From Paul H. Tice in the WSJ:

The overriding goal is to jack up oil prices by slowing down drilling activity and production growth. Despite strong wellhead economics, energy stock prices continue to lag and underperform nearly four years after the 2014 fall, due to their high correlation with world oil prices. All else equal, most energy companies and investors would prefer to leave oil in the ground until prices rise. Forcing energy companies to live within cash flow by deferring capital spending helps that happen.

That dedicated energy investors are now echoing the arguments of the [environmental-social-governance] movement should motivate the latter to crack open an economics textbook. The basic law of supply and demand suggests that if the ESG movement gained critical mass so that it had a real effect on the cost and availability of capital for fossil-fuel companies, it would likely push oil prices well above the $100-a-barrel mark, generating windfall returns for energy companies—and for those investors who resist peer pressure and maintain exposure to the sector.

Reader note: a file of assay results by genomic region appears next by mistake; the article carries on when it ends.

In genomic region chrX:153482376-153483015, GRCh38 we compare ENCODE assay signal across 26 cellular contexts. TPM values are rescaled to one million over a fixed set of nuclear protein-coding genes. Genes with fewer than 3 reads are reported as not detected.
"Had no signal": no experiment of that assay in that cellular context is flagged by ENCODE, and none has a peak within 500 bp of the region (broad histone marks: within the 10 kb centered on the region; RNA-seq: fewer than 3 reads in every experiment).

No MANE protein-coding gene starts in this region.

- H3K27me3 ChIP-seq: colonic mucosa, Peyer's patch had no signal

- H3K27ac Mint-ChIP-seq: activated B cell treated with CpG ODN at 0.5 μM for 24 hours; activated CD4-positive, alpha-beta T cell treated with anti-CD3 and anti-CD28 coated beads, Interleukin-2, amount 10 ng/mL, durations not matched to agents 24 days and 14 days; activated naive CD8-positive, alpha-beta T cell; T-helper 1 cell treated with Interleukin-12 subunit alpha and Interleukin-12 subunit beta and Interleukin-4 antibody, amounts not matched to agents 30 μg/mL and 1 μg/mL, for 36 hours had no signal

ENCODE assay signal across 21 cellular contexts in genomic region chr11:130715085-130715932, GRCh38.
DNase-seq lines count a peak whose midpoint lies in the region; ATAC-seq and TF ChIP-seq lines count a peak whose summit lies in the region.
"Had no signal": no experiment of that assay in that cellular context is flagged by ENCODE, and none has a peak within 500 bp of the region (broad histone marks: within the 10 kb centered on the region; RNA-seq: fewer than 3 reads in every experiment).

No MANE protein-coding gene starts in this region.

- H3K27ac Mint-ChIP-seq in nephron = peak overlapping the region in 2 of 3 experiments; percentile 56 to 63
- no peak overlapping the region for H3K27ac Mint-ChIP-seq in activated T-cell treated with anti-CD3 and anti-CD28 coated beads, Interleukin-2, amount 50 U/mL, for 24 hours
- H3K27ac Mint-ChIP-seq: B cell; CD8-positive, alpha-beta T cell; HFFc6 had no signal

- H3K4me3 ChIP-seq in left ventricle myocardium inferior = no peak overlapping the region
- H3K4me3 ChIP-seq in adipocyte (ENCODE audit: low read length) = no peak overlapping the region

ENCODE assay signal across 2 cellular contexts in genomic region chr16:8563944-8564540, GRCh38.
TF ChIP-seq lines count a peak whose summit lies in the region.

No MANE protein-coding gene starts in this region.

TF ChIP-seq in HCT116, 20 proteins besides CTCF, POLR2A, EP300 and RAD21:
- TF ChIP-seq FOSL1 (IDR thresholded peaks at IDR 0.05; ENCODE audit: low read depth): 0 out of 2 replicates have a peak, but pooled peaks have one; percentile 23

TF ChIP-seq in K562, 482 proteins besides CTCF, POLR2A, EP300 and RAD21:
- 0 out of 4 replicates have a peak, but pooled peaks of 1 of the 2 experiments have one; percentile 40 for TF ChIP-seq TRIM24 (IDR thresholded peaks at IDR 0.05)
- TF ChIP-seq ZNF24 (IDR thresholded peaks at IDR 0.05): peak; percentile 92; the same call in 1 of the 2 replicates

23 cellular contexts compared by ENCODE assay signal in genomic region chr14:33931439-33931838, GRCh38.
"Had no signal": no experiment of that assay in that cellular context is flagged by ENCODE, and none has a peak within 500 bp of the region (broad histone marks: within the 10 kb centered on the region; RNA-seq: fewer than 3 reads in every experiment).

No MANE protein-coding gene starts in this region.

Key Fact
Energy is a significant component of the world’s financial markets—too large, diverse and volatile a sector for major institutional investors not to own.
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